RE: SC 2.4.5: links in context

I don't think we can say "not change the focus beyond reading the current
sentence or list item"  

Focus is a specific term in programming which denotes a relationship between
the user agent and the component it is accessing. Something either has focus
or it doesn't. I don't think "around the general area" would be considered
focus in any programming circles. 

I do however like John's proposal. At the very least, I think we should
remain silent on HTML techniques that do not provide a focus based
relationship between the link and a description of its destination. Because,
as Don at AOL has demonstrated, this is very easy to do, and it makes a big
difference for Screen Reader users. 

Some will say "The SC criteria as it is currently worded allows an unfocused
relationship between the description text and the link so we either need to
include an example in HTML or change the SC."

I don't think we need to be so dogmatic about it.  I don't think it has to
be either/or. And we have a precedent in our current guidelines that allows
for this silence.

Most of us agree that layout tables go against our principle of separating
presentation and content. We are not forbidding them but neither are we
blatantly presenting examples of layout tables in our "How to Meet". We
allow them but we want to discourage their use. 

I think this HTML link text issue is similar. Most of us would agree that it
is better to associate link text with its destination in a way that allows a
disabled person to access the information without scrolling all around every
link to figure out where it goes. 

This 2.4.5 success criterion, as it is now worded, is a change from the 1.0.
Yet to my knowledge the issues which drove the 1.0 committee to say "use
meaningful link text" have not changed. Unlike the advancements in table
order reading, the technology has not changed in any significant way in HTML
or the AT which accesses it. And as Sophia pointed out, it will not likely
be overcome in AT User agents. 

I am not trying to reopen the SC issue; I am simply asking that if we insist
on this change from the WCAG 1.0, we use common sense in our HTML examples.

Repetitive Strain Injury is a huge issue among screen reader users. I think
we should be trying to help people with disabilities, not create new
disabilities for them.

David MacDonald

...access empowers people
	...barriers disable them... 

-----Original Message-----
From: [] On Behalf
Of Gregg Vanderheiden
Sent: Sunday, February 26, 2006 12:39 AM
To: 'Makoto UEKI - Infoaxia, Inc. -';
Subject: RE: SC 2.4.5: links in context

Hi John
I think if you added "not change the focus beyond reading the current
sentence or list item"  it would make sense.  If they are focused on a
single word - or between two words I don't think your proposal works.  But
if you mean that "read current sentence" should be enough, or if it is a
list item, "read current list item",  then that seems to work.  And it
allows most common linking approaches to work.   I think.

Just tossing it out. Haven't given it a thorough think through. 


 -- ------------------------------ 
Gregg C Vanderheiden Ph.D. 
Professor - Ind. Engr. & BioMed Engr.
Director - Trace R & D Center 
University of Wisconsin-Madison 
The Player for my DSS sound file is at 

-----Original Message-----
From: [] On Behalf
Of Makoto UEKI - Infoaxia, Inc. -
Sent: Saturday, February 25, 2006 2:19 AM
Subject: Re: SC 2.4.5: links in context

Hi John,

Thanks for your proposal. I prefer the proposed wording.

John said,
In my opinion, the fact that additional keypresses are needed counts as a
serious accessibility barrier, especially since the situation occurs so

I agree with you. I've seen many screen reader users who have trouble with
the ambiguous links and finally give up at the user testings I conducted. I
can't ignore this situation and WCAG should address this issue. JIS
addressed this as it is a serious accessibility barrier.

In Japan, JAWS is not popular and the users are limited as it is very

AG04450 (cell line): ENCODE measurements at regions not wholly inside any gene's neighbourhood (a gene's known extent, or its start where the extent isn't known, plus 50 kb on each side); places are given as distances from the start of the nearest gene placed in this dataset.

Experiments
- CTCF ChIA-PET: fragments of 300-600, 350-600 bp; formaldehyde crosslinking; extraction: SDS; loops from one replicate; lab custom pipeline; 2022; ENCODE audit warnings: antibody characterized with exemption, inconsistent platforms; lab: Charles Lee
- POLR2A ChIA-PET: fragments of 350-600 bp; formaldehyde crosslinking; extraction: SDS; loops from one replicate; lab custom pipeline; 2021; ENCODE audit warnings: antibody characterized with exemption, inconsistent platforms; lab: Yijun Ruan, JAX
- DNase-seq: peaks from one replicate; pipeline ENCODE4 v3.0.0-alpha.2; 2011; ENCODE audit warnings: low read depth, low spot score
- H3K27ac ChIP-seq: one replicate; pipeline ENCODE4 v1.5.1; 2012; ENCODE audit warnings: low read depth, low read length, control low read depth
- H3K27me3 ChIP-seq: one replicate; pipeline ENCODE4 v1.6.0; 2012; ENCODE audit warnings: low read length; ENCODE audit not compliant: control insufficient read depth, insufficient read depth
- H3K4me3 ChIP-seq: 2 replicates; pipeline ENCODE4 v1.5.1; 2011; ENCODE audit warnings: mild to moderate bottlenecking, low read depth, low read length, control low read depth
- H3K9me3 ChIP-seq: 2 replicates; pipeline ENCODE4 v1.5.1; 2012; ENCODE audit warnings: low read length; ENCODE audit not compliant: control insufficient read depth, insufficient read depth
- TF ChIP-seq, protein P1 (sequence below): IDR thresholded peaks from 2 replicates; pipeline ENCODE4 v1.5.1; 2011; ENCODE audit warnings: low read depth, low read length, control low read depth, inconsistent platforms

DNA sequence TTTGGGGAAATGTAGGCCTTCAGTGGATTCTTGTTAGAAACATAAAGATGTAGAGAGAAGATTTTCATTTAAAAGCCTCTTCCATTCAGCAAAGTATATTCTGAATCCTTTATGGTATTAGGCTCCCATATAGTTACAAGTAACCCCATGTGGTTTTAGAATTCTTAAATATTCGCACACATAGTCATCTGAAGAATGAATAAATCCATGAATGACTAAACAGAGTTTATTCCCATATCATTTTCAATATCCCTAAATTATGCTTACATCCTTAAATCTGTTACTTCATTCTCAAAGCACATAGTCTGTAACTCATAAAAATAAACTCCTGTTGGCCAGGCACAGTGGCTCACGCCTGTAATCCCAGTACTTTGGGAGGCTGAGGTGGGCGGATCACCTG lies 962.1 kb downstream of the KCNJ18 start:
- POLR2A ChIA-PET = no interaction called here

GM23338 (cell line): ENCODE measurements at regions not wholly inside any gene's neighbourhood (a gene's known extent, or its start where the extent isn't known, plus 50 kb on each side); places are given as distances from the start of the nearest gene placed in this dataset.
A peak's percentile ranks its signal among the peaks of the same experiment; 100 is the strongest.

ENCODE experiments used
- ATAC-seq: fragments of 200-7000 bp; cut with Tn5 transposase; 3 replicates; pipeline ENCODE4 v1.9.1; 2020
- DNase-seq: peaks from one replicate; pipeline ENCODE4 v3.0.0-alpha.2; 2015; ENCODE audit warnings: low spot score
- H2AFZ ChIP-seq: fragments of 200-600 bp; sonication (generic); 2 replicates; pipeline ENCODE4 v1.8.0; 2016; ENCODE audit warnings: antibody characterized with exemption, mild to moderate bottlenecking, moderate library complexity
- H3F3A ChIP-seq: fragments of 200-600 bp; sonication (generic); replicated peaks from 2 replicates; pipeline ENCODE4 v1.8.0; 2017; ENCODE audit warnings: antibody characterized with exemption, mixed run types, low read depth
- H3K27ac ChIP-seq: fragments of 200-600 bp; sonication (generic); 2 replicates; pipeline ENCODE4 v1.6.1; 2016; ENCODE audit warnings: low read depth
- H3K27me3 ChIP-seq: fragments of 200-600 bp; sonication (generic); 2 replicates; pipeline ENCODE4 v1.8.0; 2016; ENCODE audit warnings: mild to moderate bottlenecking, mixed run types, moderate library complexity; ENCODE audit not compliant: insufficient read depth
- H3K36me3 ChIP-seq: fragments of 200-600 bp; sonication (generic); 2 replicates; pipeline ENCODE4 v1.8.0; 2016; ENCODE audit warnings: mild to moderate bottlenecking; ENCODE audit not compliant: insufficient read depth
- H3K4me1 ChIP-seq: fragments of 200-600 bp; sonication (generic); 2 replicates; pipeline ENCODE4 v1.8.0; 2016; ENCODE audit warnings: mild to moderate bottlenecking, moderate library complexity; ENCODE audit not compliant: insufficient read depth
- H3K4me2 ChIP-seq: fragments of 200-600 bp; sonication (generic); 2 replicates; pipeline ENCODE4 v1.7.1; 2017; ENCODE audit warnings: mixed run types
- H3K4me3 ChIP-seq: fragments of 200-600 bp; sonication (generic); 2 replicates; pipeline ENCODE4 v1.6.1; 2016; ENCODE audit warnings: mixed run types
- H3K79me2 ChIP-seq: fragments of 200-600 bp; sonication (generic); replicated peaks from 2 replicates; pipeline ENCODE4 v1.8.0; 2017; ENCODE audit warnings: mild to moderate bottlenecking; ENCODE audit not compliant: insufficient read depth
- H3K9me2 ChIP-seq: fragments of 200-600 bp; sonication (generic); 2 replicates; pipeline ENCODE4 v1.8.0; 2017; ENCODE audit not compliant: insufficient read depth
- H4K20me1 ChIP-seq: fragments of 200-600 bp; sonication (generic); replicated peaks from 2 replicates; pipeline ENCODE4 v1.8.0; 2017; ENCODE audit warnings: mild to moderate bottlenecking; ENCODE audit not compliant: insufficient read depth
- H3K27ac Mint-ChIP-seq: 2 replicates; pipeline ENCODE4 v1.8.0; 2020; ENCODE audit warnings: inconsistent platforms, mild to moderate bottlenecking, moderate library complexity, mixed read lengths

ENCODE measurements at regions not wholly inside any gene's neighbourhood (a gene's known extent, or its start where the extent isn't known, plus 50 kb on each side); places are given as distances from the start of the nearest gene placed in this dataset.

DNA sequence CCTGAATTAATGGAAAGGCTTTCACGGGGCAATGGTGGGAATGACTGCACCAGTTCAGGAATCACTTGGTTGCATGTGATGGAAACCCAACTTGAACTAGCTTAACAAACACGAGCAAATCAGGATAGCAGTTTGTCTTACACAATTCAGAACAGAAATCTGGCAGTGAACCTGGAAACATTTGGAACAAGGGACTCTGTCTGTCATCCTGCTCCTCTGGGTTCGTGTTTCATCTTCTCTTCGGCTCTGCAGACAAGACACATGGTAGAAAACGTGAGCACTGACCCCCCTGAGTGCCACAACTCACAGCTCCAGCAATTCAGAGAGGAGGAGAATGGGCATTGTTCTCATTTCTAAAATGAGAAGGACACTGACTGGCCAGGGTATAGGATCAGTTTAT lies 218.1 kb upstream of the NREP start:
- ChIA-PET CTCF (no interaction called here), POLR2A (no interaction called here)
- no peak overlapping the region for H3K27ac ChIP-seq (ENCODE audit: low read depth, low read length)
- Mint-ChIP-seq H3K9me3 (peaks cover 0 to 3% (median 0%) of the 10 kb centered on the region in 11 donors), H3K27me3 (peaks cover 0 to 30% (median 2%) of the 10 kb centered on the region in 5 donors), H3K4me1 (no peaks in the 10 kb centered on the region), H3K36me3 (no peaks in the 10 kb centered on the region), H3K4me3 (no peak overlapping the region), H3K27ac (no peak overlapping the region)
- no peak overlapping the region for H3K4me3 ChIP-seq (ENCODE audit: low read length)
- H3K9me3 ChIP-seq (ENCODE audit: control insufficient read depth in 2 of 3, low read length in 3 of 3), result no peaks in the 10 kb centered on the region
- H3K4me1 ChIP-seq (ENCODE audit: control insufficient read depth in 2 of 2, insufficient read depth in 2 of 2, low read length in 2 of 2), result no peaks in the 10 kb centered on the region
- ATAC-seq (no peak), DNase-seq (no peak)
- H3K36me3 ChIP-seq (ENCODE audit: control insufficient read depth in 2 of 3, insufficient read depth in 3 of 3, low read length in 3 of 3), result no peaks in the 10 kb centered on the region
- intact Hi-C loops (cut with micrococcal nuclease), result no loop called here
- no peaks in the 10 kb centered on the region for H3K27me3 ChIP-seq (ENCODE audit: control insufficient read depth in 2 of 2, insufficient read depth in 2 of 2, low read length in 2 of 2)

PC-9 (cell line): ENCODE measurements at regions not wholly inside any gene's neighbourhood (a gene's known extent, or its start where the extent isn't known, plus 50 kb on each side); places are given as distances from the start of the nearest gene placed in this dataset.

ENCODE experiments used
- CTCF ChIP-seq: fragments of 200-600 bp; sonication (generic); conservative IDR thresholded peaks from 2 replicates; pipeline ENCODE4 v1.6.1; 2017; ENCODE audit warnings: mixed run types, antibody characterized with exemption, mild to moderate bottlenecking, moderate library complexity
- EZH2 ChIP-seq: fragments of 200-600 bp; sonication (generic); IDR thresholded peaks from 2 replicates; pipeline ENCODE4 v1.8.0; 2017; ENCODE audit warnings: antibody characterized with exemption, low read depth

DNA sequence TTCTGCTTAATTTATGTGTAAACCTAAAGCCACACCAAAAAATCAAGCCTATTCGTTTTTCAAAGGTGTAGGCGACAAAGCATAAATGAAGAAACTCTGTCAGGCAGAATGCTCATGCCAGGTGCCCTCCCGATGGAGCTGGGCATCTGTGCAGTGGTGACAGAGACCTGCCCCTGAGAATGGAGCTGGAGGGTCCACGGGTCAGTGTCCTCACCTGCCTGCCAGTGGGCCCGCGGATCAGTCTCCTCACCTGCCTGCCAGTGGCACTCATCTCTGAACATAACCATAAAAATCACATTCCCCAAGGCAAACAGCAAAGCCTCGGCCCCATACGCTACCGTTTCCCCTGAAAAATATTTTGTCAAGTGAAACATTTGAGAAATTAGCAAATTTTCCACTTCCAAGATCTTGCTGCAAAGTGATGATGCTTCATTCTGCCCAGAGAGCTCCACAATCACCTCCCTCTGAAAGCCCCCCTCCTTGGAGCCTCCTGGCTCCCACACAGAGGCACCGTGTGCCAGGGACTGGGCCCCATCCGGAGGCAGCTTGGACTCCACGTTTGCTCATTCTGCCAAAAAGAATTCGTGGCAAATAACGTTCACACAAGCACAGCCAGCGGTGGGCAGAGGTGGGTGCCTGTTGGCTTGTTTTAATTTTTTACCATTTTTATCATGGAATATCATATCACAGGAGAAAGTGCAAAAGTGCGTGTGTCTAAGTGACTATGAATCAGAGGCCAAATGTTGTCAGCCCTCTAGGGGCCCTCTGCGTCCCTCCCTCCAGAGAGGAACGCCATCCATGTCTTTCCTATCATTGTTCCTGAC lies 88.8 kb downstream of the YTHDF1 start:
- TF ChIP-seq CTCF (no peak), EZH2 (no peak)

expensive. Japanese popular screen readers such as PC-Talker and 95 Reader
can't create the link list. The users are tabbing through the links within a
page. I think the proposed wording would help such users to decide whether
they want to navigate there.


On Fri, 24 Feb 2006 16:37:50 -0600
"John M Slatin" <> wrote:

> This proposal is meant to address some of the concerns that Ben raised 
> in his response to my original post on this thread, and I think 
> itmight catch some of Makoto's concerns as well.
> <proposed>
> 2.4.5 When a link or other programmatic reference to a delivery unit 
> (or part of the same delivery unit) has focus, text describing the 
> destination is available without changing the focus.
> </proposed>
> The current wording is as follows:
> <current>
> 2.4.5 Each programmatic reference to another delivery unit or to 
> another location in the same delivery unit, is associated with text 
> describing the destination.
> </current>
> Rationale
> In some of the examples listed in the technique "Describing the 
> delivery unit in text immediately preceding the programmatic 
> reference" [1] and in my post on "SC 2.4.5: links in context" [2], 
> users encounter difficulty because they must move focus away from the 
> link in order to find out where the link goes. Additional key presses 
> are needed first to find the context and then to return to the link 
> and follow it. In my opinion, the fact that additional keypresses are 
> needed counts as a serious accessibility barrier, especially since the 
> situation occurs so often.
> I am not convinced that the current wording of the SC describes a 
> "functional outcome." I think the proposed wording addresses that 
> problem (it may create other problems, of course, and I'm sure someone 
> will point them out...)
> The proposed wording *could* be satisfied by AT, for example if the AT 
> grabbed the title from the link destination and reported it to the 
> user, or if it went and got the nearest heading before the  link, etc. 
> In those cases the author wouldn't need to do anything beyond what's 
> required by other SC (use heading markup to markup headings, provide 
> titles for delivery units, etc.).
> Ben mentioned that the phrase "description of the destination" might 
> not be quite right. I think he may be on to something, but I don't 
> have a proposal for that part yet.
> Thanks!
> John
> [1]
> y_ unit_in_text_immediately_preceding_the_programmatic_reference
> [2] 
> "Good design is accessible design." 
> John Slatin, Ph.D.
> Director, Accessibility Institute
> University of Texas at Austin
> FAC 248C
> 1 University Station G9600
> Austin, TX 78712
> ph 512-495-4288, f 512-495-4524